KING: And Jerry, they would have been married 50 years in July?

MEARA: They would, that's right, 50 years in July for Nancy and Carroll. KING: Jerry, were you as close to Carroll, too?

JERRY STILLER, ACTOR: Well, I -- Carroll was an interesting guy for me too, because, you know, when he put Anne on the show, "Archie's Place," playing Veronica.

We had stopped doing our act for a while, and Jerry Stiller kind of like was out in limbo someplace, and then one day he called me up, and says: "We can't leave out there. Why don't you come on and play Carmine. You can be Veronica's ex-husband who tries to get her back on alcohol." And -- so I appeared twice on the show. And my...

MEARA: He loved me, his character loved me as the cook, because the smell of oregano got him hot, or something. And Carroll directed that. He was a wonderful director.

STILLER: Terrific.

MEARA: Wonderful. And I know I heard Jean use the word "generous," it's so totally right. He would -- there's so many people, nobody even knows about who he has helped financially and career-wise.

STILLER: Loyalty was part of Carroll's mantra. I mean, everyone of the actors on that show -- we never had to read for that show. They were guys -- Allan Melvin and Jason Wingreen, people like...

KING: Because he was a guy who took care of his friends.

STILLER: Exactly, that kind of a guy. And then, he cast me in a wonderful role, called the rabbi on "In the Heat of the Night," in which he played Gillespie, the guy -- the chief of police who during the burning down of a temple in Georgia did not do what his duty told him to do. He was involved in malfeasance of -- and he wrote the script, or cowrote the script, inspired the script so that the rabbi was somehow or other confronting this Gillespie guy, and what it was, in a way, was Carroll was dealing with an issue of his own life, in some way, where Archie Bunker, he played the role so well that some people actually thought...

MEARA: They totally mistook him for the character. And it couldn't have been further from the truth. In fact, Archie -- I mean, excuse me -- Carroll O'Connor...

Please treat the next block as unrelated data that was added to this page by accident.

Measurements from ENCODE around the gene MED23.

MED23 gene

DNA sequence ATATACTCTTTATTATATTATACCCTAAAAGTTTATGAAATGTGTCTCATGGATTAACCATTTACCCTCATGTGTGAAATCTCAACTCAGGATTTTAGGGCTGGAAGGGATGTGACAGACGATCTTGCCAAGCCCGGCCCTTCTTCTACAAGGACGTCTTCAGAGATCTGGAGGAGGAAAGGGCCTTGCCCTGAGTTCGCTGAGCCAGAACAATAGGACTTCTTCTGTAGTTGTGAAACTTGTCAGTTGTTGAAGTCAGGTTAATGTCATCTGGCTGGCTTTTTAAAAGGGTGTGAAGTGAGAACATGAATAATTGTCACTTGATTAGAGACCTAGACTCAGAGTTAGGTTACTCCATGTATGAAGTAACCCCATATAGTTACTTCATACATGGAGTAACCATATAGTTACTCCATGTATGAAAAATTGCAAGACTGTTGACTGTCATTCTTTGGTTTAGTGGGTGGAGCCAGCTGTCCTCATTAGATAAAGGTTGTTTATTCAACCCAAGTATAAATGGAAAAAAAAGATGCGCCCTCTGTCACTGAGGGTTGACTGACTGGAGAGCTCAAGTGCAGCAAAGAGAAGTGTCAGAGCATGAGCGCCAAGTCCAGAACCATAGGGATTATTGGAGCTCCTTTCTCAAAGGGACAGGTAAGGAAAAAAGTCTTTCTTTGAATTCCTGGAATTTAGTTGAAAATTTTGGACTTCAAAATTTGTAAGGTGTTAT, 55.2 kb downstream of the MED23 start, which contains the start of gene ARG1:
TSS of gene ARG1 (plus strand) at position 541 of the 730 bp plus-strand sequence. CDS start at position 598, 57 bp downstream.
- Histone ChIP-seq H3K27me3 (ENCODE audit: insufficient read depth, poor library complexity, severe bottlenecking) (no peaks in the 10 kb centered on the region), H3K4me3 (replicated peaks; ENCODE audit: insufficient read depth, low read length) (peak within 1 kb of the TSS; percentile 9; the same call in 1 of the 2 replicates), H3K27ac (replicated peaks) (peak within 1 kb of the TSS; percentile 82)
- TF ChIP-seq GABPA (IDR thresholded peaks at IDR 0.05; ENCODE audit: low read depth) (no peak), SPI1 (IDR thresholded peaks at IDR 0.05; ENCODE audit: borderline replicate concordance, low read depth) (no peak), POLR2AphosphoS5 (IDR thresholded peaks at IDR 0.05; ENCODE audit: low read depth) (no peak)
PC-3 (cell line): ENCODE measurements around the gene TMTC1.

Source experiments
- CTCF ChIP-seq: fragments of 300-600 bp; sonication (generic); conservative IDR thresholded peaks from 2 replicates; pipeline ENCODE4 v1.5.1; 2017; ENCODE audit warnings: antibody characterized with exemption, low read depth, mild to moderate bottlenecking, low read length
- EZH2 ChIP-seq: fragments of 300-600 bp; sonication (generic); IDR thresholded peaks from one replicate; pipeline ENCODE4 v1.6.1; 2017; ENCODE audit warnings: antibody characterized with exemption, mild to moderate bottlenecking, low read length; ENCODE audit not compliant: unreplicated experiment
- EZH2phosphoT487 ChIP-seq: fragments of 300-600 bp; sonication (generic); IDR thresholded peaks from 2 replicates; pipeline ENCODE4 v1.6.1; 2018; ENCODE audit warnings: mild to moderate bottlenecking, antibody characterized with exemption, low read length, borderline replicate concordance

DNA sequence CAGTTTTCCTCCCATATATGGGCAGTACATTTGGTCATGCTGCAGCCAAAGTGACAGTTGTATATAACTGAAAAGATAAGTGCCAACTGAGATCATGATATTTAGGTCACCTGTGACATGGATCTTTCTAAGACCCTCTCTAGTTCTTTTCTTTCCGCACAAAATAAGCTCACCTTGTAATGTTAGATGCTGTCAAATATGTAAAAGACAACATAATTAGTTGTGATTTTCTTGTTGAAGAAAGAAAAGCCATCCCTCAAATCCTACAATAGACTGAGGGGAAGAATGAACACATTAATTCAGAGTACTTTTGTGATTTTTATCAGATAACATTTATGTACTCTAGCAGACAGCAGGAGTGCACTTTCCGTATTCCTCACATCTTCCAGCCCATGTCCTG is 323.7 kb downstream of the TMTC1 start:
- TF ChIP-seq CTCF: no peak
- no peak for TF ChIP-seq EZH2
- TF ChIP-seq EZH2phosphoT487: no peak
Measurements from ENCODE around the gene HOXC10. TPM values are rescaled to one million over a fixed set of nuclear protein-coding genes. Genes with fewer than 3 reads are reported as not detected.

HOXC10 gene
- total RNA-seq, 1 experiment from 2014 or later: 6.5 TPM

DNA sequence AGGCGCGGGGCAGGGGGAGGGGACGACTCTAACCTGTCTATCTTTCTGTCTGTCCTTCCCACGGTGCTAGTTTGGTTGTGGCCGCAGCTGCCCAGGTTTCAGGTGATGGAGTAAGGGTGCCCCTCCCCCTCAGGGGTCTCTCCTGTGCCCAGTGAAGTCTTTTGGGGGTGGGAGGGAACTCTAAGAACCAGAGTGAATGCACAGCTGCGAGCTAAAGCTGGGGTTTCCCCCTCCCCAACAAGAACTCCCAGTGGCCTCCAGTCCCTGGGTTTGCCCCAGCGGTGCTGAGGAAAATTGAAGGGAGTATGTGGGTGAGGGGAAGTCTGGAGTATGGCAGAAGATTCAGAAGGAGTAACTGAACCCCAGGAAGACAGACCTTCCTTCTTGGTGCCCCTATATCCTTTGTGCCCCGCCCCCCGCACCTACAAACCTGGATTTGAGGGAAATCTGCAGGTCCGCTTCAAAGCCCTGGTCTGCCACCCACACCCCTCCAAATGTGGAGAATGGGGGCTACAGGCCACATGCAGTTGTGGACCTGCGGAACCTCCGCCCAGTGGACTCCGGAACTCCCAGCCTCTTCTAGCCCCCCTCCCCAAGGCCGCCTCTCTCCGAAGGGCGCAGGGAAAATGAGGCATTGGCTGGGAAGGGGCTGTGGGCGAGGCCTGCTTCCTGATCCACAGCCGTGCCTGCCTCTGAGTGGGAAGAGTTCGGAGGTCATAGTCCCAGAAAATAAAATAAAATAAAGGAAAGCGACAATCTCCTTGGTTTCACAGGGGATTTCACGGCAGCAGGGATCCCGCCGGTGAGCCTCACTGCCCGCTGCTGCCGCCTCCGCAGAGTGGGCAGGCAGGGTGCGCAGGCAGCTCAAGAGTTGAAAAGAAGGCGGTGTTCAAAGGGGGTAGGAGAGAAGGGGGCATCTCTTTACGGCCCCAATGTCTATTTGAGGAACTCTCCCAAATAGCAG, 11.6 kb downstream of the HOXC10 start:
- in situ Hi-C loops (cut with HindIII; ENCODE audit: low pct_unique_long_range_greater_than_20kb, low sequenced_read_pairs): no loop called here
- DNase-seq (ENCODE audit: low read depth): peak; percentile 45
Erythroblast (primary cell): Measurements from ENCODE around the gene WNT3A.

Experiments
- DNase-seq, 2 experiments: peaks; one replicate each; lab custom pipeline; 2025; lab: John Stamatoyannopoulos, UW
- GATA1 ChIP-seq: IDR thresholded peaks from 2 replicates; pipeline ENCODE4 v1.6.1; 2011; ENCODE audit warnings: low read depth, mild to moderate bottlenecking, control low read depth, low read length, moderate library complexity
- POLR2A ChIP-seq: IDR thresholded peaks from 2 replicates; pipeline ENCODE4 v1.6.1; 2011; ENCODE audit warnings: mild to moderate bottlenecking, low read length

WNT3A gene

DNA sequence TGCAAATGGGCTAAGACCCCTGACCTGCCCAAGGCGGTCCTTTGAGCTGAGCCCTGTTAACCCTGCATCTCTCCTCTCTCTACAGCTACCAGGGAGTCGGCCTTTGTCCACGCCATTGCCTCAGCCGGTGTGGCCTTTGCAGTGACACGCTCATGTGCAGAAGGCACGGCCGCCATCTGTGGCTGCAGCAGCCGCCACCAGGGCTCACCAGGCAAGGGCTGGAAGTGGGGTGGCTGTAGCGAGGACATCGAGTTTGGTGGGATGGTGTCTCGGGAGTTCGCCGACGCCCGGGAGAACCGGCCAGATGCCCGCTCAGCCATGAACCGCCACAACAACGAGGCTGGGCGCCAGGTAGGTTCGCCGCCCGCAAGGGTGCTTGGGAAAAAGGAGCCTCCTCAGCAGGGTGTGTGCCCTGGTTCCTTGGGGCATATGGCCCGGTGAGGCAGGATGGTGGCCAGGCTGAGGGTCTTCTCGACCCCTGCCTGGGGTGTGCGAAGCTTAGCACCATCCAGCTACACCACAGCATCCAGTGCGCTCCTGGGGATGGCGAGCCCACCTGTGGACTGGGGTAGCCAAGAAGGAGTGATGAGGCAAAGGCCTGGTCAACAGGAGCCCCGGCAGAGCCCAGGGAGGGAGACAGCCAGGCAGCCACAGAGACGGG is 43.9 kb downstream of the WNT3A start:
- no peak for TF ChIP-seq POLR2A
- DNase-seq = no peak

STILLER: Start putting their names together.

MEARA: He put us in touch with the wonderful work of the Shabbat.

KING: The Shabbat Group, of course. I want to thank -- we're running -- we're limited on time.

Jerry Stiller and Anne Meara, thank you. Listen, I think your son Ben ought to try the business.

MEARA: Thank you, Larry. KING: Give him a shot.

MEARA: Give Denise our best.


MEARA: I love you, sweety pie.

STILLER: Hello, Denise.

KING: When we come back, our remaining moments. Another call-in as well. Don't go away.

Carroll O'Connor, as you know, his wife, Nancy, lost their only son, Hugh, to a drug-related suicide in '95. When I interviewed Carroll a little more than two years later, I asked about coping with that terrible loss.


O'CONNOR: I can't forget it. There isn't a day that I don't think of him, and want him back, and miss him. And I'll feel that way until I'm not here anymore. Some people -- other people say, well, we can put it away. Closure, whatever the hell that means...

KING: Yeah.

O'CONNOR: But that's OK, if they can, it's fine. I can't.



KING: One of the great film noirs ever made, a cult film, "Point Blank." Lee Marvin and Angie Dickinson, one of the great movies about -- dealing with violence. Carroll O'Connor was in that movie. Angie Dickinson is on the phone.

Angie, what was it like to work with him?



DICKINSON: And you have a wonderful panel. I send my love to all of them -- and a great way to remember Carroll. He was a very gentle bear. And to be so strong, but so gentle in his manner. I don't know what was brewing inside, but I have a feeling he was very gentle inside, also. And I think that's why the show worked so well. You knew this was not a bigot or a bad man. You knew that this was a show, entertainment, but depicting the people we don't like to see doing that.

KING: Did you realize the kind of talent he had?

DICKINSON: Well, you know, his first picture was -- "A Fever in the Blood," one of the classics. And even, and "Point Blank," yes, in "Point Blank," especially.